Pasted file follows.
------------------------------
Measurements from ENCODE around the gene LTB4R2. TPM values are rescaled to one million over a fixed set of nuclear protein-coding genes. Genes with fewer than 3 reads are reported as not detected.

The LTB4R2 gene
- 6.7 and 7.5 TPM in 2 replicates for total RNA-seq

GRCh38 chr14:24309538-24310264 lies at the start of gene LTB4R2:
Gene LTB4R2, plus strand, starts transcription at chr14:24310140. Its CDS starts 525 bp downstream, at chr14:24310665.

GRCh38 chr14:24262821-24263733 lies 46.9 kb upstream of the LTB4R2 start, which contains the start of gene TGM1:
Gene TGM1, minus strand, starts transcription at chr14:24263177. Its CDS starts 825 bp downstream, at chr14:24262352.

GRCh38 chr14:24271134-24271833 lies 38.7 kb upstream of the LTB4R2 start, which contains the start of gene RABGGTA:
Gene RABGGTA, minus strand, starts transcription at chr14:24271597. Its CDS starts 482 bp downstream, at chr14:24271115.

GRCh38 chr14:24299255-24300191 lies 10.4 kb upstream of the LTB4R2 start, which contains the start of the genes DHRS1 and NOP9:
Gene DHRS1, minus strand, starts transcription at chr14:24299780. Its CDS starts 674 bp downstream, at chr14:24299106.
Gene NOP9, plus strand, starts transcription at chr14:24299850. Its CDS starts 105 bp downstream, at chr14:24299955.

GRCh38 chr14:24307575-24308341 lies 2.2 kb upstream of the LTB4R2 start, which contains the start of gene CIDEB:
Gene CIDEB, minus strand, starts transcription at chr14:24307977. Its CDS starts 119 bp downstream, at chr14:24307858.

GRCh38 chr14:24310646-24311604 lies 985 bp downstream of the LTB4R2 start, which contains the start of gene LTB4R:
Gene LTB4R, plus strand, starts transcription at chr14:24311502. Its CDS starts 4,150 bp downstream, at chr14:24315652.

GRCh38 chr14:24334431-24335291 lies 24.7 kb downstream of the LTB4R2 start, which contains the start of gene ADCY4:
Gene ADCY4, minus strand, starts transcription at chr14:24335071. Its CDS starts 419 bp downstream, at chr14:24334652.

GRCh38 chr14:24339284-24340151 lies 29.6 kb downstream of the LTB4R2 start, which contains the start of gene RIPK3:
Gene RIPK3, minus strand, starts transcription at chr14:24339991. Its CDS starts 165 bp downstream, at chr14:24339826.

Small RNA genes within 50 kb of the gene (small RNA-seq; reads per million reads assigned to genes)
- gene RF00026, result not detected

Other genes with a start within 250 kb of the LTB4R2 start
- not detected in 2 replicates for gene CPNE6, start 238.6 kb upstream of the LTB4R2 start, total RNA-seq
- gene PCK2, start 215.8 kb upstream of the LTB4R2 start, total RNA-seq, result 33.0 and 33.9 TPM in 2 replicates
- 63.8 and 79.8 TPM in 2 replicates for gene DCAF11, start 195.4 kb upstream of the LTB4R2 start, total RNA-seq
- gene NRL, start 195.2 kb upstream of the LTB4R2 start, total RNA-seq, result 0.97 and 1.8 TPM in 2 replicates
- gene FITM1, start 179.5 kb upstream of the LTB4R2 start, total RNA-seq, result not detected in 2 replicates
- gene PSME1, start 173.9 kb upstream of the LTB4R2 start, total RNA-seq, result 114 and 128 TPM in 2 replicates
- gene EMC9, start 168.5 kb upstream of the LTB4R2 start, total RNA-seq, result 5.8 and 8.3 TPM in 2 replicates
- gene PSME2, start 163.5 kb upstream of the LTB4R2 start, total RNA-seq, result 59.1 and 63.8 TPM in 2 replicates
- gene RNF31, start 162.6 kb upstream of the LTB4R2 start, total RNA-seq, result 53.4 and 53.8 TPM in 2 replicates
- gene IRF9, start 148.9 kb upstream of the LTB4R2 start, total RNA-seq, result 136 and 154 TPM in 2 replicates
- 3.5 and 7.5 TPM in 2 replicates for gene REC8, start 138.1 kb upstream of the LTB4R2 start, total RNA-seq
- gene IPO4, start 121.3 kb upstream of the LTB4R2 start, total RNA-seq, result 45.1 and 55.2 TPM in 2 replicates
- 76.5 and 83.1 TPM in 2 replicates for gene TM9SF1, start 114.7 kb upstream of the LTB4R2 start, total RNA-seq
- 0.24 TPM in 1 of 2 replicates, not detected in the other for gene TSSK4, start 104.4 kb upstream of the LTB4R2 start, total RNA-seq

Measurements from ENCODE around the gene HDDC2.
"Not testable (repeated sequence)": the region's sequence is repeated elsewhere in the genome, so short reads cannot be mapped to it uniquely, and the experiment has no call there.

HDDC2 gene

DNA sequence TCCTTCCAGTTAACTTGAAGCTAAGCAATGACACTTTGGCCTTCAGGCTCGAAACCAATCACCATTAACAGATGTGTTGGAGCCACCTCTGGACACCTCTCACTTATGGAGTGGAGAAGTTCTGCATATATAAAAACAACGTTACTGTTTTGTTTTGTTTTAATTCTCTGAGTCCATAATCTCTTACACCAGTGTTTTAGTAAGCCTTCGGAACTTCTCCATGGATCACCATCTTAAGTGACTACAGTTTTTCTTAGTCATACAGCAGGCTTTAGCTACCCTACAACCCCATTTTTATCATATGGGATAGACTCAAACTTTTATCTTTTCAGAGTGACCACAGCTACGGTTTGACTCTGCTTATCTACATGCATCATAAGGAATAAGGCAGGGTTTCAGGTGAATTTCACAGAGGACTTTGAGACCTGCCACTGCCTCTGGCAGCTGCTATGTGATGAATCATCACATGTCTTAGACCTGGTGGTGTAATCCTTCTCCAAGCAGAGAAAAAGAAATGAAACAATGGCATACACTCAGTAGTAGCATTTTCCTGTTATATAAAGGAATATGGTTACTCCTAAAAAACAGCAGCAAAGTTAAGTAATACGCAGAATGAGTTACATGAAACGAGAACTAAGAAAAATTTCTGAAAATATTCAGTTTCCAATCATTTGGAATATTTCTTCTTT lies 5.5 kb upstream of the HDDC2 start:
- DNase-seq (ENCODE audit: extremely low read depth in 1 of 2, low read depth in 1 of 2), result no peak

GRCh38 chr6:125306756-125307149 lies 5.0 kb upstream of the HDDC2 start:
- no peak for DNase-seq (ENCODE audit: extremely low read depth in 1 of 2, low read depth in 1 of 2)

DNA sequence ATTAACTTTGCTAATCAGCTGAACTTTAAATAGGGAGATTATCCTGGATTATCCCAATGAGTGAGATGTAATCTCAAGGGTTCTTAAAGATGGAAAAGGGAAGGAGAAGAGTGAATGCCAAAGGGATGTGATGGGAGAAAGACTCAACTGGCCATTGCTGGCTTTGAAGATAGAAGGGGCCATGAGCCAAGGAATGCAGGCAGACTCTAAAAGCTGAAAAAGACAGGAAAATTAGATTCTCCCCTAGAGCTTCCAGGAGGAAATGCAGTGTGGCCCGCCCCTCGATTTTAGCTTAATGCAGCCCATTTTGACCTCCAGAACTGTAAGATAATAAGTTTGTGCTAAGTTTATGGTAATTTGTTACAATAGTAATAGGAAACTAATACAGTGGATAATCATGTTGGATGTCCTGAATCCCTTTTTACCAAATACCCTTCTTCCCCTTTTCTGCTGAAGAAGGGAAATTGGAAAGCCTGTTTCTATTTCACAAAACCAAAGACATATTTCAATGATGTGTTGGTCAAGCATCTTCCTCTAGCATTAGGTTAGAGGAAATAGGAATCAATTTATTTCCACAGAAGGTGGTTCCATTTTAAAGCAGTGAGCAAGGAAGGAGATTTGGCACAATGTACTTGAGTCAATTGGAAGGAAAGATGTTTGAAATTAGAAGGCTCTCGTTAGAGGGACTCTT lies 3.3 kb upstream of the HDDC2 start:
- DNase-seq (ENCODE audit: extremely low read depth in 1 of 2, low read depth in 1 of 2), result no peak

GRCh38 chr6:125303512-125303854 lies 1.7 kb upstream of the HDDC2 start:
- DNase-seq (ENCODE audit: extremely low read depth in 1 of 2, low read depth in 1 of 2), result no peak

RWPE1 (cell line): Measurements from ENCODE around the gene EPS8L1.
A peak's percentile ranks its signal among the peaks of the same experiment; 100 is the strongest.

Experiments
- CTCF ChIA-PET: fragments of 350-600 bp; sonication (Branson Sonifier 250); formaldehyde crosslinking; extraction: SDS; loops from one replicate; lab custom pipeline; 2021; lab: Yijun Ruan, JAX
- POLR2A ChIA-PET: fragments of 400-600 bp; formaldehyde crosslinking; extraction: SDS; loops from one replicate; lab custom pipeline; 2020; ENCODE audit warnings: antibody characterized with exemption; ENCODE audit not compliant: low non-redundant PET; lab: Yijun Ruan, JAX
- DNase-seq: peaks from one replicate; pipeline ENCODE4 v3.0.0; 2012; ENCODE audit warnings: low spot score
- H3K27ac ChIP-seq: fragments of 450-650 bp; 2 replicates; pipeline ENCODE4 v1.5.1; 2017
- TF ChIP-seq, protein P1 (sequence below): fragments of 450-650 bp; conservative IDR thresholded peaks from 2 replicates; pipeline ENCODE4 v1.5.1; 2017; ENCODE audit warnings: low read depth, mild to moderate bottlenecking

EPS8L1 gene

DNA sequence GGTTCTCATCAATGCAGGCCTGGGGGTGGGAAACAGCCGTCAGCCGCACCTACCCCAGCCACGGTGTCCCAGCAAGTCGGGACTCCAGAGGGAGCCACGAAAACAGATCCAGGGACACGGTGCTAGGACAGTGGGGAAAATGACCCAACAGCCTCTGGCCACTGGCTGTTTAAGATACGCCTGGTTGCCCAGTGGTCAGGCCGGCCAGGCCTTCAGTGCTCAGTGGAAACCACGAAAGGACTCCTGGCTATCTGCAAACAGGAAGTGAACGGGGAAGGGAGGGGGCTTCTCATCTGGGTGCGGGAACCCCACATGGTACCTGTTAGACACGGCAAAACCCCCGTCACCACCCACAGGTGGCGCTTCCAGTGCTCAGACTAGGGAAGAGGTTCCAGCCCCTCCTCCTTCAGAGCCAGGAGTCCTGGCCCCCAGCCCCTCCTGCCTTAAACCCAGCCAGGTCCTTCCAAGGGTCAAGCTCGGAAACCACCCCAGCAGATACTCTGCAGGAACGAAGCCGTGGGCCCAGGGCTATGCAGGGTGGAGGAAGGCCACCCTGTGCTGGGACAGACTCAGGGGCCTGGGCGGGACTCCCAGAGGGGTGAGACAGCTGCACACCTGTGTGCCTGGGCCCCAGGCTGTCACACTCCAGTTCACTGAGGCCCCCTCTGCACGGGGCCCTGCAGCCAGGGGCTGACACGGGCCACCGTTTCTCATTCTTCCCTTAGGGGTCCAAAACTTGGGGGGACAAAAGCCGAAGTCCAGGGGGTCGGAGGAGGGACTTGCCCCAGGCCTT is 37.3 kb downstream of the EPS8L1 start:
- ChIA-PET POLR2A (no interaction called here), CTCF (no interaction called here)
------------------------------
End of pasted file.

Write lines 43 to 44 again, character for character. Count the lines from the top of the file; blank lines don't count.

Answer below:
GRCh38 chr6:125306756-125307149 lies 5.0 kb upstream of the HDDC2 start:
- no peak for DNase-seq (ENCODE audit: extremely low read depth in 1 of 2, low read depth in 1 of 2)